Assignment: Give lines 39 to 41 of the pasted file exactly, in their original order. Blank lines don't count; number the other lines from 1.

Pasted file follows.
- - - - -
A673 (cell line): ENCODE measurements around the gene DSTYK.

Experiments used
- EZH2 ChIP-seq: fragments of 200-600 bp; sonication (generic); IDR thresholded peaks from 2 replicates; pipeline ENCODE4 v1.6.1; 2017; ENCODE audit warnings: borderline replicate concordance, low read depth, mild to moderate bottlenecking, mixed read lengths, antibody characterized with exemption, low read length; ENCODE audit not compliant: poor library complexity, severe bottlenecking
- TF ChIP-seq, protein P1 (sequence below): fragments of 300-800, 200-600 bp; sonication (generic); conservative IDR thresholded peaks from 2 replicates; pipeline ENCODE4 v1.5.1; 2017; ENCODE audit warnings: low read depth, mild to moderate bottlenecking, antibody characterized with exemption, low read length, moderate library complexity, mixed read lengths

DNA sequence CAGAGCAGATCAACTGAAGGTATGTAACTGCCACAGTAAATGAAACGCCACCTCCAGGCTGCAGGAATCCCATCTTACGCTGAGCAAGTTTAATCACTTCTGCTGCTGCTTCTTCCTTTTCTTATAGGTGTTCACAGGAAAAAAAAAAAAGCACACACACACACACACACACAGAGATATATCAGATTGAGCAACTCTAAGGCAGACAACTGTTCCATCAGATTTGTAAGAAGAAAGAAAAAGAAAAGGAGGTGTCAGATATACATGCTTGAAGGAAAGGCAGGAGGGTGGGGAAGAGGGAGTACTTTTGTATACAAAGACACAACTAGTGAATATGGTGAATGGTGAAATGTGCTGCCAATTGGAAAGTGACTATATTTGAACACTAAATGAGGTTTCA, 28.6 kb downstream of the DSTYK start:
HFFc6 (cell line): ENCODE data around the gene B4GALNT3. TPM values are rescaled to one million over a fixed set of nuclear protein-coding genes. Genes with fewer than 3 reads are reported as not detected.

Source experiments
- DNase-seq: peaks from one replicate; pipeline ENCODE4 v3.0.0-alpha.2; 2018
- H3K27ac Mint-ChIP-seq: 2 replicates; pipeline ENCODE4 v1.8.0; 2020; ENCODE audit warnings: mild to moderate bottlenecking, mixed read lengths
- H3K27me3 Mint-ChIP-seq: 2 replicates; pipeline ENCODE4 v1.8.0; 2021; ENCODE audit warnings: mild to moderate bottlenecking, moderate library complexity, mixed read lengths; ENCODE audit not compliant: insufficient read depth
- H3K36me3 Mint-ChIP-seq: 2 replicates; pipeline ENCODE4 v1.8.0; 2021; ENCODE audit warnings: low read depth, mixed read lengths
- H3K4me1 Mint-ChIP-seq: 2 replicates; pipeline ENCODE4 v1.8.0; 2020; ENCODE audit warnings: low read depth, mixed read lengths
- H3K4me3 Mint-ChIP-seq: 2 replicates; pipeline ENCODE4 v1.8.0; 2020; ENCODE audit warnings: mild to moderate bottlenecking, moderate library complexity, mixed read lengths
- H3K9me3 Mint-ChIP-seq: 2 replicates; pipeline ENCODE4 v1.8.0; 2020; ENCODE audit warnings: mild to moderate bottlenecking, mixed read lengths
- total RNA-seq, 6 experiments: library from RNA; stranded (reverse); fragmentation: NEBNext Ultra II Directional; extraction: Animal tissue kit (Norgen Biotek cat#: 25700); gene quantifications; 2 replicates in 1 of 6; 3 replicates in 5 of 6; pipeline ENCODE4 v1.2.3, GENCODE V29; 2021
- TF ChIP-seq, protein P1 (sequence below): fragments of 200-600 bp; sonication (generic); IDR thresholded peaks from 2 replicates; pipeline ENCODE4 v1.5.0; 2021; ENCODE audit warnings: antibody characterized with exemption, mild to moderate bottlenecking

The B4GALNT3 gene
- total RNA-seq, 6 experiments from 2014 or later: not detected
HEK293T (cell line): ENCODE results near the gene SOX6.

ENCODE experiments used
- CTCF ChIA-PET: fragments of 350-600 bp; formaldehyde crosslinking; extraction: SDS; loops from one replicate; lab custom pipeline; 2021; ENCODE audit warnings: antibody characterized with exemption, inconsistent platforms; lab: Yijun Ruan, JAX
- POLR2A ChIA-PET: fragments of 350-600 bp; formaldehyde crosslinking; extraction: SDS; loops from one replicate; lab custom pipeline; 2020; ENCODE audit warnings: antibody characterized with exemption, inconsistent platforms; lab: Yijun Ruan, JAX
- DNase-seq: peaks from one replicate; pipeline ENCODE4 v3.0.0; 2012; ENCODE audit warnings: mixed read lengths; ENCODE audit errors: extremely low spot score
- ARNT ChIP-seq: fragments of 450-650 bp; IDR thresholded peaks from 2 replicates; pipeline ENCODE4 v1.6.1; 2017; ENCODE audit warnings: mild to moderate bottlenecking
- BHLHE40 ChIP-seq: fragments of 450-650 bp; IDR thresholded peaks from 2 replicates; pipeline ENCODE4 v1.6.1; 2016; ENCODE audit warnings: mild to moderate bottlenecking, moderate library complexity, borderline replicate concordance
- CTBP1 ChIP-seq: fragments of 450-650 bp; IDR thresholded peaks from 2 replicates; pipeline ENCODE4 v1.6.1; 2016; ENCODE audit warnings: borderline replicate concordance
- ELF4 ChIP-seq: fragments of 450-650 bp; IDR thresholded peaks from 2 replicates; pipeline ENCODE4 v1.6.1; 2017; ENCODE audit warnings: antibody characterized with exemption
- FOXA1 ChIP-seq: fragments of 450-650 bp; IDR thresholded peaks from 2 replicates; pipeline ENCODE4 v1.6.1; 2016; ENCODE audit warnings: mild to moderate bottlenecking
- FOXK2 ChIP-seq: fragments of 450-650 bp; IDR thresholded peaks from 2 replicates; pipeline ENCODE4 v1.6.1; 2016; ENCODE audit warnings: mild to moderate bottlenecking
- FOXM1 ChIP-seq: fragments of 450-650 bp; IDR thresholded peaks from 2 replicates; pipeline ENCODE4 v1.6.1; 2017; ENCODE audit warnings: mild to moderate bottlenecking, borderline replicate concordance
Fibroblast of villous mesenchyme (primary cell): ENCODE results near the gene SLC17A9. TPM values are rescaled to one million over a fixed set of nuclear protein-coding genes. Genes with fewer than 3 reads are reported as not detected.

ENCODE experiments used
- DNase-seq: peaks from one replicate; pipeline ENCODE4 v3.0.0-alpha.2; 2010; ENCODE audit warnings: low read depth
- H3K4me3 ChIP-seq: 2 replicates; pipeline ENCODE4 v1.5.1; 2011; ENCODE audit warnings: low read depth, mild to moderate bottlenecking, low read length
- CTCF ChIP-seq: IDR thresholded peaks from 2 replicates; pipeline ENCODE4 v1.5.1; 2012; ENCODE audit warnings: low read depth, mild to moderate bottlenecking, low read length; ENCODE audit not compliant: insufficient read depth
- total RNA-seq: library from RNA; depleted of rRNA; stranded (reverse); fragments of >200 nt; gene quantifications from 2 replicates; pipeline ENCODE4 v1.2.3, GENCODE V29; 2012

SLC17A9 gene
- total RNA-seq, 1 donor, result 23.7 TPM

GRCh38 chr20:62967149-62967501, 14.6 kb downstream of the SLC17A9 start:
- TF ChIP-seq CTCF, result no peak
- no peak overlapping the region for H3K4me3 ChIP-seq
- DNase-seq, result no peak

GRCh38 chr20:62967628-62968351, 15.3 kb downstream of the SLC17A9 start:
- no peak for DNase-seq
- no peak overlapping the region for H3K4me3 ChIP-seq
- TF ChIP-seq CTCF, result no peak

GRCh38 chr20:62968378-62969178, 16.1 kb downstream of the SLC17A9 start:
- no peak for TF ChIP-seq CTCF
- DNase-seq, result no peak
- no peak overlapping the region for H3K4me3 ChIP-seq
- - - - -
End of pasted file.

GRCh38 chr20:62967149-62967501, 14.6 kb downstream of the SLC17A9 start:
- TF ChIP-seq CTCF, result no peak
- no peak overlapping the region for H3K4me3 ChIP-seq